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In October 2003, General Motors, the New York State Energy Research and Development Authority (NYSERDA), NYSTAR, CAMP and the U.S. Department of Energy announced the completion of the first phase of a $1.37 million endeavor to improve the lost-foam casting process used at GM's Massena Powertrain plant.

In addition to annual funding that NYSTAR provides to CAMP, an $81,000 technology transfer grant from NYSTAR helped to enable CAMP to partner with Buffalo Wire Works to develop the prototype for the optical analysis technology used in the lost-foam casting process.

Through NYSTAR funding, and Clarkson's CAMP process development, Buffalo Wire Works was able to launch a start-up company, VisionWorks LLC. The new optical analysis technology enabled GM to achieve its goals of increased casting quality and efficiency.

Without question, technology transfer creates new businesses, fosters new industries, and helps develop new markets. The growth in technology commercialization, and the benefits that it can reap for institutions that create technologies and companies that license them, has also made the task of technology transfer more complex. NYSTAR's technology transfer goal is to facilitate the transfer of knowledge that could have direct economic value from universities to industry. Commercialization of technology is key to growing a successful high-technology economy in New York.

 

 

From left: Vice Provost / CAMP Director S.V. Babu, Clarkson University President Anthony Collins, Inger (Professor Giaever's wife), Nobel Laureate Professor Ivar Giaever, and Professor Egon Matijevic' (the Victor K. LaMer Chair in Colloid and Surface Science)

Nobel Laureate Professor Ivar Giaever Delivers Shipley Lectures at Clarkson University

Dr. Ivar Giaever, Institute Professor of Science at Rensselaer Polytechnic Institute, presented the Ninth set of Shipley Distinguished Lectures at Clarkson University. He is a Norwegian-born American who pioneered the study of the behavior of organic molecules at solid surfaces and the interaction of cells with surfaces. In 1973 he received the Nobel Prize in Physics jointly with Doctors Leo Esaki and Brian D. Josephson for their discoveries regarding tunneling phenomena in solids.

Professor Giaever's lecture titled "The Nobel Prize and the Future of Science" offered a look at the future of science, new discoveries, and the role played by the Nobel Prize in scientific inquiry.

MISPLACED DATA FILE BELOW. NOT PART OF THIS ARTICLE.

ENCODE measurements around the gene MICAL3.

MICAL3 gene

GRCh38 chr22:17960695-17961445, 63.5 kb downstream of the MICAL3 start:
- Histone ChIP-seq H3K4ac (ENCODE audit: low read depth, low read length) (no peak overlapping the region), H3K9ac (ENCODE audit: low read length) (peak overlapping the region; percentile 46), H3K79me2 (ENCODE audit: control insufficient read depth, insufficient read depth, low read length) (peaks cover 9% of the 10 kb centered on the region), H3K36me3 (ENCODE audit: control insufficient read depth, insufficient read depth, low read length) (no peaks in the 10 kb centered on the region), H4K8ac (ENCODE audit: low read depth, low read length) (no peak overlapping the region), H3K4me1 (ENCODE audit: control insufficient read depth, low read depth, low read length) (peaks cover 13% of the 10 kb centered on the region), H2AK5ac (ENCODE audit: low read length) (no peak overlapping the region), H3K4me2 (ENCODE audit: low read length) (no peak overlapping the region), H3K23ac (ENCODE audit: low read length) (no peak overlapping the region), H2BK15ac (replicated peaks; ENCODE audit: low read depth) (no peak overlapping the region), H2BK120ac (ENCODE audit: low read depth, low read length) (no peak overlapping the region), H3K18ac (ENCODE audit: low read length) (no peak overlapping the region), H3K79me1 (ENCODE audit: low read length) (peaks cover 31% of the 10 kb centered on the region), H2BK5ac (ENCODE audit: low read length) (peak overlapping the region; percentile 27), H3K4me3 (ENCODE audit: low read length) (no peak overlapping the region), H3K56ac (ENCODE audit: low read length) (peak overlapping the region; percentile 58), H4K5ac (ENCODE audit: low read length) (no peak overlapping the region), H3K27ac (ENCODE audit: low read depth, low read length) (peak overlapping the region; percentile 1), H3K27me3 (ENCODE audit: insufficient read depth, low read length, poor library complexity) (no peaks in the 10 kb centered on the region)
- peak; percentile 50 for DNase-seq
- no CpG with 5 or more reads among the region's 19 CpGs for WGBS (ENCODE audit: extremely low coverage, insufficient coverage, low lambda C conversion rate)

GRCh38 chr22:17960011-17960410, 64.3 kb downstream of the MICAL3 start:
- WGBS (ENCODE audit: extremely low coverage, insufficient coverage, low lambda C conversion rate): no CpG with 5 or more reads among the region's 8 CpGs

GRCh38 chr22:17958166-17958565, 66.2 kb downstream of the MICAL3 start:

His other presentation on "Examining Cells in Tissue Culture Using Electrical Means" described a unique method (developed in his laboratory over the last decade) to quantify the behavior of cells in tissue cultures.

The Nobel Laureate's lectures were co-sponsored by Clarkson's Center for Advanced Materials Processing and the School of Arts and Sciences. The Shipley Distinguished Lecture Series was initiated in 1994 by a generous gift from Charles and Lucia Shipley through the Shipley Family Foundation. The purpose of the lecture series is to promote scholarly achievements at Clarkson by providing the opportunity for idea exchange and active learning, as well as exposing undergraduate and graduate students to the most prestigious speakers from all over the world.

 

Comments from CAMP's Technology Transfer Partners

Guy Scheeler, C.E.O. of CAMP's New York State Associate Member Buffalo Wire Works, made the following comments. "During these difficult economic times, particularly for manufacturing, CAMP has proved to be a valuable contributor to the immediate and future growth of the Buffalo Wire Works Company. VisionWorks LLC, a division of Buffalo Wire Works is commercializing a technology that CAMP has developed for our benefit. VisionWorks has sold its first commercial unit the "Vision Sizer" to General Motors. This first sale represents the beginning of a business that will not only generate direct jobs but also complement, and support the sales of our other traditional Buffalo Wire products, making Buffalo Wire a more viable company."

Statements from Dr. Kevin Albaugh (Director of R&D) and Dr. Paul Gilman (Director of Technology) of CAMP's Corporate Member Praxair are the following. "External sources play an important role in the Praxair technology portfolio. Centers such as CAMP offer a variety of advantages, including leveraged funding, ability to collaborate with other Center members, and a critical mass of experts in a particular field. An example of our collaboration with CAMP is the "Sputtering Target End of Life Detection " project with the Deposition Materials business in Praxair Electronics.

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